Olivier Latry plays François Couperin: Messe pour les Paroisses (1690)

Olivier Latry plays François Couperin: Messe pour les Paroisses (1690)

François Couperin (1668-1733) was only in his early twenties when the Messe à l’usage des Parcisses pour les Fêtes Solemnelles (Solemn Mass for the Parishes) was published in 1690.

The piece is based on the idea of alternating organ music with sung text within the context of a liturgical service, Couperin creates a magnificent organ panoply - and who better to perform it that one of the World's finest organists, Olivier Latry.

Here is the title page of Couperin’s seminal piece:

Couperin’s work sits on the cusp of a new style, following on from composers such as Nivers, Lebègue, de Grigny and Raison, and offering a new way forwards. For this recording, for the organ pieces, Latry often uses the fingerings of the old style, allowing for flexibility and fluency of line.

The organ mass offers interesting challenges: for example, Frescobaldi in his Messa Della Domenica (Fiori Musicali, 1735) offers twelve organ verses for the Kyrie (liturgical usage only asks for five); and so does one play in that instance all 12 for completion's sake, or select five? Here's Francesco Cera, playing the Giovanni Guglielmi 1612 organ in the church of Santa Maria in Vallicella, Rome, with the Ensemble Arte Musica directed by Andres Montilla-Acurero in one realisation (issued on an Arcana disc that might be tricky to find in physical form these days):

In the 1970s, organists began inserting sung verses for context in organ masses (as we have here, superbly done). In France, it is tradition to add voices while singing the plainchant, and that is exactly what we have here (the tradition is 'chant sur le livre,' or singing on the Book. If you want one example of how this can attain the highest beauty, try track 20 of the current disc, a “Qui tollos” for two voices (with the tenor giving the plainchant itself); it leads into a meditiative Tierce en Taille the “Qui Tollis’ for the organ.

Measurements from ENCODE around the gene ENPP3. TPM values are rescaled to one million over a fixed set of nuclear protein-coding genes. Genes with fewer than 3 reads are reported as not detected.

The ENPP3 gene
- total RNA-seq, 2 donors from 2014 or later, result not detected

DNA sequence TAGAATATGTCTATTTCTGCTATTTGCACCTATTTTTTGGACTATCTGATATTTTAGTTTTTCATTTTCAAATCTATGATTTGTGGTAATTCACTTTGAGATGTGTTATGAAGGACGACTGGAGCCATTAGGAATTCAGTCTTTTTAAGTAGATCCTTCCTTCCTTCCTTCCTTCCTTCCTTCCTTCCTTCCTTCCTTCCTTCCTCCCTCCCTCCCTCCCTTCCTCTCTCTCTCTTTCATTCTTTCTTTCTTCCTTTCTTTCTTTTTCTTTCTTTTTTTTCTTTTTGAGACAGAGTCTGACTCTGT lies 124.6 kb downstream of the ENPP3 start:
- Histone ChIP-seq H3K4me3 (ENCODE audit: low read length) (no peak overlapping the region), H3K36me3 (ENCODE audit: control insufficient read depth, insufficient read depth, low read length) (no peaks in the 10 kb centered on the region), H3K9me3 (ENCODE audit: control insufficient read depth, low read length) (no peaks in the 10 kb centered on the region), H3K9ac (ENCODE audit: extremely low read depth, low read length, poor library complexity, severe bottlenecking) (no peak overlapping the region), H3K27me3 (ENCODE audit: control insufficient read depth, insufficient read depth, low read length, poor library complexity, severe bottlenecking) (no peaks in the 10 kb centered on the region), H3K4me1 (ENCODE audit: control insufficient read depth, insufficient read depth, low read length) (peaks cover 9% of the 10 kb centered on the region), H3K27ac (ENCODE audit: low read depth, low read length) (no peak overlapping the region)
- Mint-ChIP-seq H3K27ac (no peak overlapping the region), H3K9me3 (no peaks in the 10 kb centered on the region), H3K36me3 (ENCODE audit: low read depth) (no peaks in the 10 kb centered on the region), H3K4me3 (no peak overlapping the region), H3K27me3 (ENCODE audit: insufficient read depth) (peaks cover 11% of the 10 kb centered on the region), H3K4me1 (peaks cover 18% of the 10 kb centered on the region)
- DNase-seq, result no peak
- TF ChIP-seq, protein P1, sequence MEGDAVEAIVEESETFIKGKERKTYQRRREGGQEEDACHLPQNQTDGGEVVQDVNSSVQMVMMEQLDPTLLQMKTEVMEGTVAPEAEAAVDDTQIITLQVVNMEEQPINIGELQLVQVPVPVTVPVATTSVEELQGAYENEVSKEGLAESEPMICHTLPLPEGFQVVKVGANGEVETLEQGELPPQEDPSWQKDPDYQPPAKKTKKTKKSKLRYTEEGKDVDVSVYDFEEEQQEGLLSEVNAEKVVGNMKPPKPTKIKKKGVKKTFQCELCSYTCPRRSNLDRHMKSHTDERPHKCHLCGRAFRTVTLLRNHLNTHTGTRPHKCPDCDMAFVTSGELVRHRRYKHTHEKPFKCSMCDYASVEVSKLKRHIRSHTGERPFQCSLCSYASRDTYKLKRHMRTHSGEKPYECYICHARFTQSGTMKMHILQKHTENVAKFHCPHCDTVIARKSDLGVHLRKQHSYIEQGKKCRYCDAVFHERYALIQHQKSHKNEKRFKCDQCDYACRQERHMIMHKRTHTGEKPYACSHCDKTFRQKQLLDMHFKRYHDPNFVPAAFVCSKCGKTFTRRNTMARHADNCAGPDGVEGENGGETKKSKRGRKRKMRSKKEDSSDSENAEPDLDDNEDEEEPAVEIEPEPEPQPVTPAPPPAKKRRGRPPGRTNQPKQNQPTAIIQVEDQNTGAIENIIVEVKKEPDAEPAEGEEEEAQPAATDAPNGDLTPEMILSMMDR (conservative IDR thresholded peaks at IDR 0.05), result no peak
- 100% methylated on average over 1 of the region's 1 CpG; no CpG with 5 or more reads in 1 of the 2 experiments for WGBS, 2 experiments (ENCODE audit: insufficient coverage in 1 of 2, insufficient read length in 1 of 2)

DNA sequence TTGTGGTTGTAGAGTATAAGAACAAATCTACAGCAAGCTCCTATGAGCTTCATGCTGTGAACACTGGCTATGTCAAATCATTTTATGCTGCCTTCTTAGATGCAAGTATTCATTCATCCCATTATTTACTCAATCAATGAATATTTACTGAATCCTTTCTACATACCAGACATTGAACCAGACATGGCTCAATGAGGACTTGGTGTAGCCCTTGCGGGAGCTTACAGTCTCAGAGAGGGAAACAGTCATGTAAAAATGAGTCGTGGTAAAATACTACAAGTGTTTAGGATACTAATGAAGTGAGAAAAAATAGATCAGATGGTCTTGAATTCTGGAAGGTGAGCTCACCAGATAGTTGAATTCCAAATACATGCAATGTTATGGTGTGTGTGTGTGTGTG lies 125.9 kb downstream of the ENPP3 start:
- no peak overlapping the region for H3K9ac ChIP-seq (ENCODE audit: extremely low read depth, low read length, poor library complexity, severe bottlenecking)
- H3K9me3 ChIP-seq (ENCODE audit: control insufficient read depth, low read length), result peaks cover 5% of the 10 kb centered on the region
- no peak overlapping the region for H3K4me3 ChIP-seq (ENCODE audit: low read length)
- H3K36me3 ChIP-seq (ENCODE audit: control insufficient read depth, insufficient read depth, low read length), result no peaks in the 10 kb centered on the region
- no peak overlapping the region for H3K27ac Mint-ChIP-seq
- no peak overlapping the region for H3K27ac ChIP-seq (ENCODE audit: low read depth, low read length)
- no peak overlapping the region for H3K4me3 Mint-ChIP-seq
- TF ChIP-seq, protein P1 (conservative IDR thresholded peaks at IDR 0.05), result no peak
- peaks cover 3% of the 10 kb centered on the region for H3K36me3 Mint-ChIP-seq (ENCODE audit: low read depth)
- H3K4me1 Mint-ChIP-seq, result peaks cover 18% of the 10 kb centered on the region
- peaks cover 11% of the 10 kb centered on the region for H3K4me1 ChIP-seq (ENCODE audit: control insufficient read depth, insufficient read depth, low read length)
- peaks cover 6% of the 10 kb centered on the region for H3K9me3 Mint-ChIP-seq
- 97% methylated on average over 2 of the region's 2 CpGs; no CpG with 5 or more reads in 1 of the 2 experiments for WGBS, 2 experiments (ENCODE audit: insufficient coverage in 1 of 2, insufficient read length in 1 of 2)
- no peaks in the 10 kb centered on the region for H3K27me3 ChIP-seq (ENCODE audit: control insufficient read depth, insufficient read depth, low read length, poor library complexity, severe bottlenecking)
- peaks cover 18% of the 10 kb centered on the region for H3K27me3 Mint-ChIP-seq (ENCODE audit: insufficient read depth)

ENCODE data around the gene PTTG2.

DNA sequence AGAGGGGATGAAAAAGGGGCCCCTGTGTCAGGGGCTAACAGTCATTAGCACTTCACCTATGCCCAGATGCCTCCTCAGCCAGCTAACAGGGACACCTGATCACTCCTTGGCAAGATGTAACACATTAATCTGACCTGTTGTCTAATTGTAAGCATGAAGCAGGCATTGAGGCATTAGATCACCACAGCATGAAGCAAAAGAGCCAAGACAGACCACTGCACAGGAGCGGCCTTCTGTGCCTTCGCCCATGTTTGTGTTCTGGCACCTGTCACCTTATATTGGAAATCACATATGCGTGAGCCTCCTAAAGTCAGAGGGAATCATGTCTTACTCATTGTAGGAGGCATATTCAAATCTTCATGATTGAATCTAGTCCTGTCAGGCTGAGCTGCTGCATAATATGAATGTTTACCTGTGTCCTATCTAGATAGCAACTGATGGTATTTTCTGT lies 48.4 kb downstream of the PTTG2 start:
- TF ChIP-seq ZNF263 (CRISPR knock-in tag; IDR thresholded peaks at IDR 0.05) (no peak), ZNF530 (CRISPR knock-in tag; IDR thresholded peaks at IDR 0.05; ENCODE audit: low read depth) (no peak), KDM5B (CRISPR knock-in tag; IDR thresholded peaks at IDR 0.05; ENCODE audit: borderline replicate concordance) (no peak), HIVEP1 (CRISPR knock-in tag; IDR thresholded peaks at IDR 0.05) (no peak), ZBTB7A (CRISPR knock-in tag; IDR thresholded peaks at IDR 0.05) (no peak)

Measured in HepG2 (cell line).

The alternation of organ and vocal music results in a beautiful tapestry - the vocal parts ( the “Chant sur le Livre alterné”) are performed here by three sopranos (Clémence Carry, Marthe Davost and Jeanna Lefort), a tenor (Cyril Escoffier) and two baritones (Marc Mouillon and Jean-Marc Vié, directed by Jean-Yves Haymoz).

Here is the promotional video from Versailles:

Couperin's organ writing is spectacularly assured. Listen to this “Dialogue,” and here we are able to offer Latry in an alternaive performance at the Journées Musicales d'Automne de Souvigny on a 1783 Cliquot organ:

Try also the organ “Quoniam” (“Dialogue sur la Voix humaine”), an example of some remarkable counterpoint - and a remarkable realisation. Latry never loses the pulse of the music he plays, which gives his interpretations real focus and integrity. His take of the extended organ “Offertoire” (over nine minutes in length) is utterly superb and a great eample of how that secure rhythmic foundation pays huge dividends (prefaced by the most amazingly virtuoso 'Amen' of the Glroria, a 'Dialogue sur des Grands jeux'.

This disc demands to be listened to in one sitting; the experience of the whole is so much more than the sum of its constituent parts; and Latry is the ideal guide, complemented by those beautiful vocal moments. He plays, of course, on the beautiful Grandes Orgues 1710 of the Chapelle Royale de Versailles.

As an alternative (and to hear organ playing of a different era), click here for the great Wolfgang Rübsam in 1977.